Virgin Olive Oil

This only comes from virgin oil production only and has an acidity less than 2%. This oil is best used for sautéing and for making vinaigrettes. It is generally not as expensive as the extra virgin olive oil but has a good taste. Virgin olive oil requires kosher supervision to be considered kosher.

Pure Olive Oil

Oils labeled as Pure olive oil or Olive oil are usually a blend of refined and virgin production oil. This oil is perfect for sautéing. It does not have a strong flavor and can be used for making aiolis and cooking. Pure olive oil requires kosher supervision to be considered kosher.

Extra virgin olive oil is the highest quality olive oil. It is typically more expensive than other olive oils. Extra virgin olive oil is not typically recommended for high heat cooking. Every oil has its smoke point. A smoke point refers to the heat temperature at which the oil begins to break down and degrade. An oil that is above its smoke point not only has nutritional and flavor degradation but can also reach a flash point where combustion can occur. You can observe this when you have a very hot pan and hot oil and food are added to the pan and they produce a bluish and acrid smelling smoke or worse yet, catch fire.

Extra virgin olive oil has a very low smoke point of 375. I use my best extra virgin olive oil for making vinaigrettes, adding luxurious fruity flavor to pasta dishes, garnishing foods and dipping breads. When I am high heat sautéing or frying, I tend to reach for pure olive oil or a different type of oil.

Buying Olive Oil

Extra virgin olive oil has a long list of health benefits from reducing coronary artery disease, cholesterol regulation and possibly reducing risk of certain cancers. This makes the decision for using extra virgin olive oil a no-brainer.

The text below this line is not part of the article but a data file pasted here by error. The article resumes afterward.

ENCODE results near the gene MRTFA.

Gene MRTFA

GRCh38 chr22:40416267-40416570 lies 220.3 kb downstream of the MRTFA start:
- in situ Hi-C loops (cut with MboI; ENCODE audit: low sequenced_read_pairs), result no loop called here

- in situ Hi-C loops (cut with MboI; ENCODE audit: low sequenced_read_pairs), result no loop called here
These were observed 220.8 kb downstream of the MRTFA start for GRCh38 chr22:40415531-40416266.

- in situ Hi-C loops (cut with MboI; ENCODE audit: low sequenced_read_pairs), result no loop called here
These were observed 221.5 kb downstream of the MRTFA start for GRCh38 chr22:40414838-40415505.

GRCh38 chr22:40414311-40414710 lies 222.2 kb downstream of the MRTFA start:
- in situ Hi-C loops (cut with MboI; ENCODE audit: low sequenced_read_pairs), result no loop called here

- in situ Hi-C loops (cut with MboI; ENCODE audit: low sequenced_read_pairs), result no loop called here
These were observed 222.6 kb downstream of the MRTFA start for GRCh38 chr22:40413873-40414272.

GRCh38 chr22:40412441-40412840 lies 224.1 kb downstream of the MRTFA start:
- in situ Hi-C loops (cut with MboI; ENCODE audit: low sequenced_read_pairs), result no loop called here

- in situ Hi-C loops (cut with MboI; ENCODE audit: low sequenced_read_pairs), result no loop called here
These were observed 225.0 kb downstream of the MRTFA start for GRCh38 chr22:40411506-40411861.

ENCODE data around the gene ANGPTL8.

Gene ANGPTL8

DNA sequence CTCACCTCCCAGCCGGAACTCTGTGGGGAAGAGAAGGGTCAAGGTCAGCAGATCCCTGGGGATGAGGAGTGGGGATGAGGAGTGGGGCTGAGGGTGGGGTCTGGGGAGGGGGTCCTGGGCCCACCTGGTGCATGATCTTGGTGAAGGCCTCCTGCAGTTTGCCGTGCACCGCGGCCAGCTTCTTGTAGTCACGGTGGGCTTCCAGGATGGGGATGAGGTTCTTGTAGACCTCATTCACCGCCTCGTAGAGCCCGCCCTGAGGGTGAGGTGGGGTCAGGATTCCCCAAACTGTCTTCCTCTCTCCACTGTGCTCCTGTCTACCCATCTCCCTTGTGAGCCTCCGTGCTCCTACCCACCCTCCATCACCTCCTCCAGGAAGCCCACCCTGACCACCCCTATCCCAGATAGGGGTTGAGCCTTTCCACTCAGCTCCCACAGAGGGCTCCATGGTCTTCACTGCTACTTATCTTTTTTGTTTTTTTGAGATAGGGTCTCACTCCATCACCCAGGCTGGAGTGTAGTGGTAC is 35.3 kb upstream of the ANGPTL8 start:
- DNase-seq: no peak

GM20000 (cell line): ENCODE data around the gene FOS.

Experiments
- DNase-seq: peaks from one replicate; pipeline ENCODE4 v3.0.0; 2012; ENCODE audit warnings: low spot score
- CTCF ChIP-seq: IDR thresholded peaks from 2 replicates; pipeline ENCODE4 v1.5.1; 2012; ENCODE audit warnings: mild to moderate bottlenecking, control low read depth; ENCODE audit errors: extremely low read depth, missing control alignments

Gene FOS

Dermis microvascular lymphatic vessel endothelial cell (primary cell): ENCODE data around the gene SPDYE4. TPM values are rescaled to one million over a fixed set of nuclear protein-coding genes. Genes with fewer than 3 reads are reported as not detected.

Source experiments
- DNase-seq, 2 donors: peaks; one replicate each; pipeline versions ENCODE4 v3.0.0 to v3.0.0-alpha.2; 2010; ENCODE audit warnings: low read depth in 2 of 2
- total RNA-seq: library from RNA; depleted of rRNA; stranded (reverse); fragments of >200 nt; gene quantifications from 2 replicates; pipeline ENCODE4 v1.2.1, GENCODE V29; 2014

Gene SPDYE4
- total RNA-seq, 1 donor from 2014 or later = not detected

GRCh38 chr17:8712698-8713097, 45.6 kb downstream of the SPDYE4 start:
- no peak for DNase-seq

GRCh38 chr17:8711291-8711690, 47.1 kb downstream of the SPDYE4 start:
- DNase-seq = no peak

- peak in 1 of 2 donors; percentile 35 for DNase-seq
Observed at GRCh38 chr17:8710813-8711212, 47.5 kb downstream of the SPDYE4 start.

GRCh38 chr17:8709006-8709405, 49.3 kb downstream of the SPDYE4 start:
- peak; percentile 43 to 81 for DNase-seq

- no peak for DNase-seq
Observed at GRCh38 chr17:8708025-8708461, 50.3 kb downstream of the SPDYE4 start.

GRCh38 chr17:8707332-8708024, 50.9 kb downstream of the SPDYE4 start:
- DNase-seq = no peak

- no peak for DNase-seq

The bigger decision is which oil to buy. Most of the world's extra virgin olive oil comes from the southern Mediterranean countries. I favor an organic, unfiltered Spanish oil. I also like estate grown products as I know that a farmer fretted over the olives and the weather. Many mass produced oils are made not from a single source or farm and the flavor can be uneven and harsh.

When cooking for Passover and for every meal, I recommend whole, natural ingredients. I never go to the dark side of cooking with products that are loaded with laboratory made ingredients and faux flavors or colors. For this holiday and everyday—let's keep it real.


Poached Halibut in Olive Oil

Parsley sauce with Extra Virgin Olive Oil

Chocolate Mousse with Extra Virgin Olive Oil

Author Bio:

- LAURA FRANKEL is the former chef and founder of the Shallots restaurants. Frankel has training and extensive experience in both savory and pastry kitchens. After Frankel had a family and began maintaining a kosher home she found that there was nowhere in Chicago serving the quality of food that she knew she could offer. She opened her first restaurant in 1999 offering kosher fine dining with a produce-driven menu. Frankel opened Shallots NY in 2000 in midtown Manhattan. - Read more...